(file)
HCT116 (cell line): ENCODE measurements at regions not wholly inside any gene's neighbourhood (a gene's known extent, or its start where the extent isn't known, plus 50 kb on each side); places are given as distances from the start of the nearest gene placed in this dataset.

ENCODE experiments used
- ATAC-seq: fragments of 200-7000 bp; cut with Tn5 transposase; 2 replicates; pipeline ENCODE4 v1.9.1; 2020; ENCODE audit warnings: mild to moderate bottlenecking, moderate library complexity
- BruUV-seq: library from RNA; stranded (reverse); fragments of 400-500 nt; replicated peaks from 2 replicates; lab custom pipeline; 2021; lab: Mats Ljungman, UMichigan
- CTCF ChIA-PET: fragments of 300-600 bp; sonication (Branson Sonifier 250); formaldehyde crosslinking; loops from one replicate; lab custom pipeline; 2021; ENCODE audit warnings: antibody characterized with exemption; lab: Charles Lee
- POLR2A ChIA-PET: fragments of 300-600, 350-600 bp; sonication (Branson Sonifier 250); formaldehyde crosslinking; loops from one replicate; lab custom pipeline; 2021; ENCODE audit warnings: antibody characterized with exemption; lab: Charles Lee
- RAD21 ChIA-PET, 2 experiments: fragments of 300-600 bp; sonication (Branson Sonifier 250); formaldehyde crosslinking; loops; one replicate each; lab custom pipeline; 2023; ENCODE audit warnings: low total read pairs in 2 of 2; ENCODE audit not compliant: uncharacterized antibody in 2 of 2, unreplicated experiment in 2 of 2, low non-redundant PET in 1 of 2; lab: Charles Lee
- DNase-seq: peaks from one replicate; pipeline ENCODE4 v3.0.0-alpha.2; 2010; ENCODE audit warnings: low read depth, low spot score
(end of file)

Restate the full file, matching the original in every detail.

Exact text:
HCT116 (cell line): ENCODE measurements at regions not wholly inside any gene's neighbourhood (a gene's known extent, or its start where the extent isn't known, plus 50 kb on each side); places are given as distances from the start of the nearest gene placed in this dataset.

ENCODE experiments used
- ATAC-seq: fragments of 200-7000 bp; cut with Tn5 transposase; 2 replicates; pipeline ENCODE4 v1.9.1; 2020; ENCODE audit warnings: mild to moderate bottlenecking, moderate library complexity
- BruUV-seq: library from RNA; stranded (reverse); fragments of 400-500 nt; replicated peaks from 2 replicates; lab custom pipeline; 2021; lab: Mats Ljungman, UMichigan
- CTCF ChIA-PET: fragments of 300-600 bp; sonication (Branson Sonifier 250); formaldehyde crosslinking; loops from one replicate; lab custom pipeline; 2021; ENCODE audit warnings: antibody characterized with exemption; lab: Charles Lee
- POLR2A ChIA-PET: fragments of 300-600, 350-600 bp; sonication (Branson Sonifier 250); formaldehyde crosslinking; loops from one replicate; lab custom pipeline; 2021; ENCODE audit warnings: antibody characterized with exemption; lab: Charles Lee
- RAD21 ChIA-PET, 2 experiments: fragments of 300-600 bp; sonication (Branson Sonifier 250); formaldehyde crosslinking; loops; one replicate each; lab custom pipeline; 2023; ENCODE audit warnings: low total read pairs in 2 of 2; ENCODE audit not compliant: uncharacterized antibody in 2 of 2, unreplicated experiment in 2 of 2, low non-redundant PET in 1 of 2; lab: Charles Lee
- DNase-seq: peaks from one replicate; pipeline ENCODE4 v3.0.0-alpha.2; 2010; ENCODE audit warnings: low read depth, low spot score